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Justin Fox

How Bad Is the Coronavirus? Let’s Run the Numbers

The risks posed by Covid-19 — and the possibilities for getting it under control — become clearer with some simple math.

Professional doctors here.

Professional doctors here.

Source: AFP/Getty Images

The coronavirus outbreak has been turning a lot of us into amateur epidemiologists. Just listen to Mick Mulvaney, the former real estate developer and member of Congress from South Carolina who is now acting White House chief of staff. “The flu kills people,” he said last week. “This is not Ebola. It’s not SARS, it’s not MERS. It’s not a death sentence, it’s not the same as the Ebola crisis.”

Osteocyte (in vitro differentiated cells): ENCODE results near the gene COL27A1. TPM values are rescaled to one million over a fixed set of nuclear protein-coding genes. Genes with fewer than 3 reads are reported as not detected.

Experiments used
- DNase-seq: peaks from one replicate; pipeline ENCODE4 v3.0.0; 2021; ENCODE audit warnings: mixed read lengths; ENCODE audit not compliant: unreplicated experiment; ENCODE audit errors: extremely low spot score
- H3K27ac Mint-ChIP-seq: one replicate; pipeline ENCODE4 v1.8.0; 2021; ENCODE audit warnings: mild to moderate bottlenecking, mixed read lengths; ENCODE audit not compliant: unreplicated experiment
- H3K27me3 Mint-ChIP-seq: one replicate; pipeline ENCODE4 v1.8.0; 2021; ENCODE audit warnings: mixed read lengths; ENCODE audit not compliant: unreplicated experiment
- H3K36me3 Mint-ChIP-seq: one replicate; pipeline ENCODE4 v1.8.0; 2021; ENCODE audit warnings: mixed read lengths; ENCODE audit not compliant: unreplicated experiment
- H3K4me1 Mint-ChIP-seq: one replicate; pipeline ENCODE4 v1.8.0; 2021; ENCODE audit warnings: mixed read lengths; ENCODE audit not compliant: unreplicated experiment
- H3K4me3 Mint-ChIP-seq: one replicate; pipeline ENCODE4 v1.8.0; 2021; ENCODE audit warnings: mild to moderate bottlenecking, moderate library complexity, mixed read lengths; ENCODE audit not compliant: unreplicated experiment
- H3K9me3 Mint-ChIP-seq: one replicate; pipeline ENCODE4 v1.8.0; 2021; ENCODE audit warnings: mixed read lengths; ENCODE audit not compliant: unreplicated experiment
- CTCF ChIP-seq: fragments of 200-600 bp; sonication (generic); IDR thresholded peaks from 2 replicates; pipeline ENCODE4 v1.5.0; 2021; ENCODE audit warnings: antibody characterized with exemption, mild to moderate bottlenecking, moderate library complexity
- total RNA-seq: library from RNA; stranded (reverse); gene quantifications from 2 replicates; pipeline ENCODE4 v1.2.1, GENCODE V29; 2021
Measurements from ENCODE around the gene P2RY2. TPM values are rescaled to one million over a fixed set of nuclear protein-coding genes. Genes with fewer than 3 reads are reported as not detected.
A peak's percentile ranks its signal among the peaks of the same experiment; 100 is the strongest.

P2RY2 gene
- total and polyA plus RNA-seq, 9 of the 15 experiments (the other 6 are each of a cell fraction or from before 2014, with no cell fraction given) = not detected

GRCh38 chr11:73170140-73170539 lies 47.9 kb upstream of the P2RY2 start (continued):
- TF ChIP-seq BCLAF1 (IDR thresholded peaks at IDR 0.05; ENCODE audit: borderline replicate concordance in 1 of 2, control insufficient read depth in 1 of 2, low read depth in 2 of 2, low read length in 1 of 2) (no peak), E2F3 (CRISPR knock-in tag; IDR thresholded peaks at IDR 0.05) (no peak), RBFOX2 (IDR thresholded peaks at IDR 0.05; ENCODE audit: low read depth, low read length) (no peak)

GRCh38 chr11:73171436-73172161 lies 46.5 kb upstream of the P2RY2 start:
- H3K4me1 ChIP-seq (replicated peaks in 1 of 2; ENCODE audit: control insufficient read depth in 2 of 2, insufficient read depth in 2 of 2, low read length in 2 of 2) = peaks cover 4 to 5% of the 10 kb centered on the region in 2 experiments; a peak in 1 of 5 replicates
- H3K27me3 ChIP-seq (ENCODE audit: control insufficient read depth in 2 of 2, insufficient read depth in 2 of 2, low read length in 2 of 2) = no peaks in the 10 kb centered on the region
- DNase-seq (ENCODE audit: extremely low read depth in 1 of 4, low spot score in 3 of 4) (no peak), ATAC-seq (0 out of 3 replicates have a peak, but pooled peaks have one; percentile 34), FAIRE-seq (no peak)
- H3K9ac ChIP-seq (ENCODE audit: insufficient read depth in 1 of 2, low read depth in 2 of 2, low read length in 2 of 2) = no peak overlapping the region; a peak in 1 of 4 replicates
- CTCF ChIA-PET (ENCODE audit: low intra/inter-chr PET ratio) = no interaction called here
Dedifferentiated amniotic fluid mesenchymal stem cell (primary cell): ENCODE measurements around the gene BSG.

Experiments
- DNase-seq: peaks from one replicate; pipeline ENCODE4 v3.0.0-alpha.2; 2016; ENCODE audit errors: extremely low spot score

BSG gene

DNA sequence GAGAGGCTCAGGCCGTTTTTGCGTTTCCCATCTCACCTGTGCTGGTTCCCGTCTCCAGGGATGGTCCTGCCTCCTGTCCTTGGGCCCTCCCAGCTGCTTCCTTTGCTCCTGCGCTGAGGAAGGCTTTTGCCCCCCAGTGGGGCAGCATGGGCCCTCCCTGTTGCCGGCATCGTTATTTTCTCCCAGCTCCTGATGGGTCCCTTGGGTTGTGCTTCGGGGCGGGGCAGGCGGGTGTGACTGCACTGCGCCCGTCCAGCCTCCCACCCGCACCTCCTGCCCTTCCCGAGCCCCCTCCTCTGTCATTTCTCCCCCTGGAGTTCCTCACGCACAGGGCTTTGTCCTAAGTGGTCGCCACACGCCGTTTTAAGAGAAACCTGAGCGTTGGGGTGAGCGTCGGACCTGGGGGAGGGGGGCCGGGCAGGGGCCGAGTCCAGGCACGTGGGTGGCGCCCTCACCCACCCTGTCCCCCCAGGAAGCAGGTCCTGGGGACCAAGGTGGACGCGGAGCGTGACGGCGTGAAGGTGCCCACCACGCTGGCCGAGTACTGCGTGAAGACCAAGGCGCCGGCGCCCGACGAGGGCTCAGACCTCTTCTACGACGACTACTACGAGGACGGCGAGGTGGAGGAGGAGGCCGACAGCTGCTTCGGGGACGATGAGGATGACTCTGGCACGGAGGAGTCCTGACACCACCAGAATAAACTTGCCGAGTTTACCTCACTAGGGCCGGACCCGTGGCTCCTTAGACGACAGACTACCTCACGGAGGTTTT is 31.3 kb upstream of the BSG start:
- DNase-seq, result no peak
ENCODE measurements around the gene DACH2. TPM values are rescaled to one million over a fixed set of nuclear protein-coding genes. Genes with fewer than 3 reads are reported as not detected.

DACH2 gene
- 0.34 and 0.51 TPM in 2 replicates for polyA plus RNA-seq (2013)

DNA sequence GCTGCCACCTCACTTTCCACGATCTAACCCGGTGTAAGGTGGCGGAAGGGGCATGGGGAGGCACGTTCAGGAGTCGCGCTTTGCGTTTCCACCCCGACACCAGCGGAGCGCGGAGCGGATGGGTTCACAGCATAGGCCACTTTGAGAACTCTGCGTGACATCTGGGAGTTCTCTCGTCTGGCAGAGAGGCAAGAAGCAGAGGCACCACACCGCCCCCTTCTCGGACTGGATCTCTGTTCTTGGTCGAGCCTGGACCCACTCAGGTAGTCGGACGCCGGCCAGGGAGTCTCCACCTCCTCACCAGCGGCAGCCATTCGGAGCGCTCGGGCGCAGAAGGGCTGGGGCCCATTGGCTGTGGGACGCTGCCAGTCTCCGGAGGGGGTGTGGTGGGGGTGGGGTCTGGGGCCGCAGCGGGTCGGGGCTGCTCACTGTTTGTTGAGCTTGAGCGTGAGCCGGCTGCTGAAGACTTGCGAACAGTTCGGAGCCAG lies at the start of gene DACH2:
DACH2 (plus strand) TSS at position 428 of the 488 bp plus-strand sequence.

All those statements are true. The flu does kill people: an estimated 61,099 in the U.S. in the worst recent flu season, that of 2017-2018. People who get Covid-19, the World Health Organization’s shorthand for Coronavirus Disease 2019, are much less likely to die than those infected with Ebola, the Severe Acute Respiratory Syndrome of 2003 and the Middle East Respiratory Syndrome first reported in 2012. And no, this is not the same as the Ebola crisis.